When a critical component fails in your car, it is important to carefully inspect surrounding components to see if they need to be replaced as well. The water pump circulates coolants across the engine blocks to keep the engine’s operational temperature at the right levels.
Several factors can affect the water pump and cause it to fail, and when this happens, some other components that surround the water pump are at risk – this includes the thermostat. But should you replace thermostat when replacing water pump?
Yes, it’s a great idea to change the thermostat when changing the water pump, because the failed water pump may have damaged the thermostat too. However, if your mechanic insists that the thermostat is still working fine and doesn’t need a change, that’s pretty cool.
Relationship Between the Thermostat and Water Pump
The thermostat and water pump actually work hand in hand. When the engine heats up, it forces the thermostat to open up so that coolant from the water pump would get into the engine to cool it down.
So, if the thermostat doesn’t open up, coolant flows into the engine when it heats up, and if the water pump isn’t working, even if the thermostat opens up, nothing would flow into the engine.
Either of these scenarios can cause the engine to overheat, and possibly damage several parts of the engine, leaving you with an expensive repair to deal with – you may even need to replace the engine, entirely.
A bad thermostat would affect the water pump and vice versa. Hence, replacing the two at the same time is pretty advisable, especially if it took you long to respond to the signs you were getting for a failing water pump/thermostat.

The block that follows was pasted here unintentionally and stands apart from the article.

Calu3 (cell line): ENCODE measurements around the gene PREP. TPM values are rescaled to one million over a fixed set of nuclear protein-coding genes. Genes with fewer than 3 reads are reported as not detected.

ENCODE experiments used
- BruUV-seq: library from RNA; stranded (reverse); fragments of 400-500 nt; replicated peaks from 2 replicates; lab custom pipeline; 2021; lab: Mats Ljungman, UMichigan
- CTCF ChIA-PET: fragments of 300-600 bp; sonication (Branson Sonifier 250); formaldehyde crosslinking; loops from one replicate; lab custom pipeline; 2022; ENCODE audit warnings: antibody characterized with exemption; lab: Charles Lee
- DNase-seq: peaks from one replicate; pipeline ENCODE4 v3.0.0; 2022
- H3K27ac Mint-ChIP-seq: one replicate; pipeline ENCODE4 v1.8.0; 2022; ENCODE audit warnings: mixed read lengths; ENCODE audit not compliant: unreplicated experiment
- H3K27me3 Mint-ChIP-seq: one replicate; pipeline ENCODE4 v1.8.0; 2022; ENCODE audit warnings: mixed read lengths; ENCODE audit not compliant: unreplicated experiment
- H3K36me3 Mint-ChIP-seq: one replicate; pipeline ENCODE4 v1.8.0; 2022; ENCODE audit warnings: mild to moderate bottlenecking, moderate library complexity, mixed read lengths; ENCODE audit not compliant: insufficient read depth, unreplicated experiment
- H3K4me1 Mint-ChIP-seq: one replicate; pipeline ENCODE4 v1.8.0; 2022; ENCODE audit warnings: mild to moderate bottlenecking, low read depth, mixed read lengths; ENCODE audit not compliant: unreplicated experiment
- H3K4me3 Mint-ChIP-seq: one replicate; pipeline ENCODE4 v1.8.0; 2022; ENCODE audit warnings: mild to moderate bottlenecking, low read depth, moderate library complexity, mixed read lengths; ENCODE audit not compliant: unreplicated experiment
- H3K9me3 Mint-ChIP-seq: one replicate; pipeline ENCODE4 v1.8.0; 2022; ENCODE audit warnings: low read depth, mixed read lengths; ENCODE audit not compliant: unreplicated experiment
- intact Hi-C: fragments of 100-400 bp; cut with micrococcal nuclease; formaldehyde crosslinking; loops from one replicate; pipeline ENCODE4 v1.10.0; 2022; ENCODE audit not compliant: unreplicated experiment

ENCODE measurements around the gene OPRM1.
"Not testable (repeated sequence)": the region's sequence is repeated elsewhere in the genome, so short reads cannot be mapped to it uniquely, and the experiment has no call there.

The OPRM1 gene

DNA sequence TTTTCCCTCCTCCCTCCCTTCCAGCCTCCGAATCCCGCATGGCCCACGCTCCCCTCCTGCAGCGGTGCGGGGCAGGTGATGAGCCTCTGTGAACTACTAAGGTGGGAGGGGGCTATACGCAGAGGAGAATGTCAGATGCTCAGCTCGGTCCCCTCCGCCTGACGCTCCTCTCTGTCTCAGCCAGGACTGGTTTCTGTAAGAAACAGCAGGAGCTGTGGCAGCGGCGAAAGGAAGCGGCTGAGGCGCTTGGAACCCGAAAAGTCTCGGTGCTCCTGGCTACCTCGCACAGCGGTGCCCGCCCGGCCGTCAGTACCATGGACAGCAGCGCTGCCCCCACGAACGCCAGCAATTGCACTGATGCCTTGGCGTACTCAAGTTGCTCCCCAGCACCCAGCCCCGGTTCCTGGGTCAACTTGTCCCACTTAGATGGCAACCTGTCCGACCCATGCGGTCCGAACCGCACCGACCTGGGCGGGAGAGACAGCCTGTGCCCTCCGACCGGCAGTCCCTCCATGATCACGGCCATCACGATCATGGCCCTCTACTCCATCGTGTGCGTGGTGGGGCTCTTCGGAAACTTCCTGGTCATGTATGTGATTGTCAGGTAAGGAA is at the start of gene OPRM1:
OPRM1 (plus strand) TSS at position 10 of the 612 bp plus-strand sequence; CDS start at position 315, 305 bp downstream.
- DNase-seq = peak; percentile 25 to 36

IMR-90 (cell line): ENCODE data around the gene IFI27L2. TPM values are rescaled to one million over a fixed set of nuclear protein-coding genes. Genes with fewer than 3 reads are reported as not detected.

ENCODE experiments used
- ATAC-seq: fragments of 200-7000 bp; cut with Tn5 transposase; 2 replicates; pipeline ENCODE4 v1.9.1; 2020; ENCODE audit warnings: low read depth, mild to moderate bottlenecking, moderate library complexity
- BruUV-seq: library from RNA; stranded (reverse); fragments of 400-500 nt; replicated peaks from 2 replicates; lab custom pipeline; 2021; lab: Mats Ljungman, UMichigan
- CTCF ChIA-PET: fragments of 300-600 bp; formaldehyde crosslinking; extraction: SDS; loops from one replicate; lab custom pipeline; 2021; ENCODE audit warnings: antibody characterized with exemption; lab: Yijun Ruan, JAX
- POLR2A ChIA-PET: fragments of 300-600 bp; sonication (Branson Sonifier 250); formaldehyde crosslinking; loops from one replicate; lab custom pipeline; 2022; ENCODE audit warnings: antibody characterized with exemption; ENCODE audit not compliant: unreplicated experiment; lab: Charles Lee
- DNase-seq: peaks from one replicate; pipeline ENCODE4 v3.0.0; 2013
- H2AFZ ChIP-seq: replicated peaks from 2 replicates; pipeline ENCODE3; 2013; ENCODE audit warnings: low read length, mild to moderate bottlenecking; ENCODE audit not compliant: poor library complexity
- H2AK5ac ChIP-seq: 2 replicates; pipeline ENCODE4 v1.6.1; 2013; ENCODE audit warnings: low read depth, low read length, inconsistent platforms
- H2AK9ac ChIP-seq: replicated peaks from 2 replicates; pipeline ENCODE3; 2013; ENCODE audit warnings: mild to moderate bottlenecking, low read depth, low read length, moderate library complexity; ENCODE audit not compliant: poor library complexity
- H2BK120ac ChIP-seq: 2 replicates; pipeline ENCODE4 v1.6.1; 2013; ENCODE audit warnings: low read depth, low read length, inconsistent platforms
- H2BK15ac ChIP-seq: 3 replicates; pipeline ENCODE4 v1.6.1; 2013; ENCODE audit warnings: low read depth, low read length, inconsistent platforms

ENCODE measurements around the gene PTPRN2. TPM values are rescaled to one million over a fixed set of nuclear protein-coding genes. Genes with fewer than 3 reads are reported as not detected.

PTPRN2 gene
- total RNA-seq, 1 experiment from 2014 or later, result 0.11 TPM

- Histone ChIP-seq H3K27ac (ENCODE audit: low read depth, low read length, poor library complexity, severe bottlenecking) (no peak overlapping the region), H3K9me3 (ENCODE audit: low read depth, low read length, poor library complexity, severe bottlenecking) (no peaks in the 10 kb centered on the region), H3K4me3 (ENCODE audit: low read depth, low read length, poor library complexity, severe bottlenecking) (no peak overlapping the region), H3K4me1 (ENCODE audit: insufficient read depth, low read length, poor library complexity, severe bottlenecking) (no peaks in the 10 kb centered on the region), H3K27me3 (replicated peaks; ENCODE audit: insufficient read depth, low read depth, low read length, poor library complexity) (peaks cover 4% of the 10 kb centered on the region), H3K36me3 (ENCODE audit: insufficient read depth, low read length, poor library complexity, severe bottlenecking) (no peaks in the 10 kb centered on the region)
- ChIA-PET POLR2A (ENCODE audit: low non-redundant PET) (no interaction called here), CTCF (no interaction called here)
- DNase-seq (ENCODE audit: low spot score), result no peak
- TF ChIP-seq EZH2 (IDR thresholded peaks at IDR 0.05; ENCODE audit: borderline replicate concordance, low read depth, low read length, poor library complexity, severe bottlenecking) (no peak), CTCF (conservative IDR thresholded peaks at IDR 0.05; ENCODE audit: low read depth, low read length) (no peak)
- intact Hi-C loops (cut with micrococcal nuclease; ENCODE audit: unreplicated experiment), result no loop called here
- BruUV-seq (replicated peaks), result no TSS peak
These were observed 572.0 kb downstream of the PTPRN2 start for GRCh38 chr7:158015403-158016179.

Should You Replace Thermostat When Replacing Water Pump?
It’s not compulsory to replace the two at the same time, but there are situations where you need to do that. If the water pump just got spoiled and you want to fix it right away, there’s no need to change the thermostat too, because, apparently, the failed water pump hasn’t affected the thermostat yet.
In contrast, if the water pump failed and it took you long to go in for a replacement, then it is best to replace the thermostat too; else, you may return to the mechanic shop quite too sooner to change only the thermostat, which would cost you additional “Labor” charge.
However, if you do the thermostat change at the same time you’re changing the water pump, you’d only pay a single labor cost for the two. A thermostat is cheap; it’s not up to $100 in any store.
So, should thermostat be replaced when replacing water pump? It depends on certain factors. If the water pump hasn’t been bad for a long time, you should just get the pump changed and leave the thermostat.
But, it is best if you change the two at the same time – just as it’s advisable to change oil filters at each oil change interval. It’s not compulsory, but advisable so you would get a long time before driving in for any repair or replacement.